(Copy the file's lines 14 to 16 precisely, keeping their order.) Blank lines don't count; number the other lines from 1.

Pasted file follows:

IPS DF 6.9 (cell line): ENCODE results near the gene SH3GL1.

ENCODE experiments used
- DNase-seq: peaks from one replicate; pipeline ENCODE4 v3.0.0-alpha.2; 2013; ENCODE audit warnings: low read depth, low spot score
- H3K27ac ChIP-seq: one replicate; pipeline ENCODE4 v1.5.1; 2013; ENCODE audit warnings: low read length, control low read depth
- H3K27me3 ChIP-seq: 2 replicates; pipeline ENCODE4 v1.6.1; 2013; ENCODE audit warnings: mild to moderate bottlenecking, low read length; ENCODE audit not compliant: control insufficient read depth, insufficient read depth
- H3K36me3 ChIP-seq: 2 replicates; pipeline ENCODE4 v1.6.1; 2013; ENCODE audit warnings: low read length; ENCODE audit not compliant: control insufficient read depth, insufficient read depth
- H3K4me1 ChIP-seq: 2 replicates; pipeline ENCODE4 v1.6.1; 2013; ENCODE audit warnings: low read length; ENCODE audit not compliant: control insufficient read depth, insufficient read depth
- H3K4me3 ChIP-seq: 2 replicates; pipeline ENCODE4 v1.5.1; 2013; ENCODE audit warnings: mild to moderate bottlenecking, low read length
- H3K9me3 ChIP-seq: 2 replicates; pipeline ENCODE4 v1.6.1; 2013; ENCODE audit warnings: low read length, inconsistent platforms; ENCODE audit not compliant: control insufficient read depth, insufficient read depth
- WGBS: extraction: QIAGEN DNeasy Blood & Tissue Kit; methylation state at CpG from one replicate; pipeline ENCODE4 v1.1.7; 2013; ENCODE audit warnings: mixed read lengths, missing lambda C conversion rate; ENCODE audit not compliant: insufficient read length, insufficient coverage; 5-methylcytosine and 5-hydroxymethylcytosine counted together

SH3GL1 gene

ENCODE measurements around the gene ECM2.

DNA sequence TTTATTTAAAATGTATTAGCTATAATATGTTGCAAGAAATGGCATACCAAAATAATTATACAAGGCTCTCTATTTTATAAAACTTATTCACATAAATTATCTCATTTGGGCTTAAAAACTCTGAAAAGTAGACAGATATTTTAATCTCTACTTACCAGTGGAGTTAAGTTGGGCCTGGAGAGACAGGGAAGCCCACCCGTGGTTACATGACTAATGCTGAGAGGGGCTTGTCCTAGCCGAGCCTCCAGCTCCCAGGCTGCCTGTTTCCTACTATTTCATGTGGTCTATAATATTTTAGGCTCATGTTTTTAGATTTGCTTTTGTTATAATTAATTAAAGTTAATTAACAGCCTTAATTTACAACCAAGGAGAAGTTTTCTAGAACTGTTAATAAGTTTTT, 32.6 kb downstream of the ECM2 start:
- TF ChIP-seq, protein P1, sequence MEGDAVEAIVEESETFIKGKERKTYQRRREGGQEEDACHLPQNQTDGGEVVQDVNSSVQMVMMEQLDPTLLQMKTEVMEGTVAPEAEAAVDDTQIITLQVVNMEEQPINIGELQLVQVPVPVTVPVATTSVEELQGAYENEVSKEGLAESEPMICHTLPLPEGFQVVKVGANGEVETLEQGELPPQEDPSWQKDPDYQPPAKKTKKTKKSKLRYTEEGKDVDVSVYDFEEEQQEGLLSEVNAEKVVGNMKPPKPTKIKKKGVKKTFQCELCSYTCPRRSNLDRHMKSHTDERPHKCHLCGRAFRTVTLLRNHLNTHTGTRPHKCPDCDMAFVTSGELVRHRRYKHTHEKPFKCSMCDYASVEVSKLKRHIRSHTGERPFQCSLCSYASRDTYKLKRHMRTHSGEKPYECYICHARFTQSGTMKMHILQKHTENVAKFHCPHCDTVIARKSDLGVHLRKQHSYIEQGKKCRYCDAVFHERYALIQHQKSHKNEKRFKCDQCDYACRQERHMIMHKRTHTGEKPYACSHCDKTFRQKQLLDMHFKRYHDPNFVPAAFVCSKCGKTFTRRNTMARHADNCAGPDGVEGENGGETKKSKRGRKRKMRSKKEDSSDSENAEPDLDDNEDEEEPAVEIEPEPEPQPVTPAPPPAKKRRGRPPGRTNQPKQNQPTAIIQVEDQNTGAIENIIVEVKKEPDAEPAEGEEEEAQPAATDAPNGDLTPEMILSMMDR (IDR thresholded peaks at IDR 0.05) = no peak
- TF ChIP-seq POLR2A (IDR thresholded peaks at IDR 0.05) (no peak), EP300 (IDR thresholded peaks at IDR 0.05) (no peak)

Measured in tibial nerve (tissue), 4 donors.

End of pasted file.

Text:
- TF ChIP-seq, protein P1, sequence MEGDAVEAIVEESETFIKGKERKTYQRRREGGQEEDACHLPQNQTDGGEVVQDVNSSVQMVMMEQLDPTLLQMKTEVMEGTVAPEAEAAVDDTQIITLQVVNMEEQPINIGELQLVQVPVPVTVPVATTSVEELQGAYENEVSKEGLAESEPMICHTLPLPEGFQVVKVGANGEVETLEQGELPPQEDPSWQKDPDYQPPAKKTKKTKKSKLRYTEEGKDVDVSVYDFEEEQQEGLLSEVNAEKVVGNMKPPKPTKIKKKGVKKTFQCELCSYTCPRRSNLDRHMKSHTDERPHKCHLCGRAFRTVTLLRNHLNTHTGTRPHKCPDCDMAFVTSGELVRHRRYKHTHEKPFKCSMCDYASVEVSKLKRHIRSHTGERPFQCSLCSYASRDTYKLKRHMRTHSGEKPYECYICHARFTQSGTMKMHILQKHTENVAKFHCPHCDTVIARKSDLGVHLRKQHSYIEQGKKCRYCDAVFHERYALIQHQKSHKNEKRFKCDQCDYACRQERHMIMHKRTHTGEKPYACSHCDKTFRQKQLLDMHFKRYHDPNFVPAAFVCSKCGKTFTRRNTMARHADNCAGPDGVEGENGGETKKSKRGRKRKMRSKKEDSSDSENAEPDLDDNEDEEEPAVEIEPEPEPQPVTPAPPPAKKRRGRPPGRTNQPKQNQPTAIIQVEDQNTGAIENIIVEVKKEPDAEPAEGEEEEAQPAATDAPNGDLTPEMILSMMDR (IDR thresholded peaks at IDR 0.05) = no peak
- TF ChIP-seq POLR2A (IDR thresholded peaks at IDR 0.05) (no peak), EP300 (IDR thresholded peaks at IDR 0.05) (no peak)

Measured in tibial nerve (tissue), 4 donors.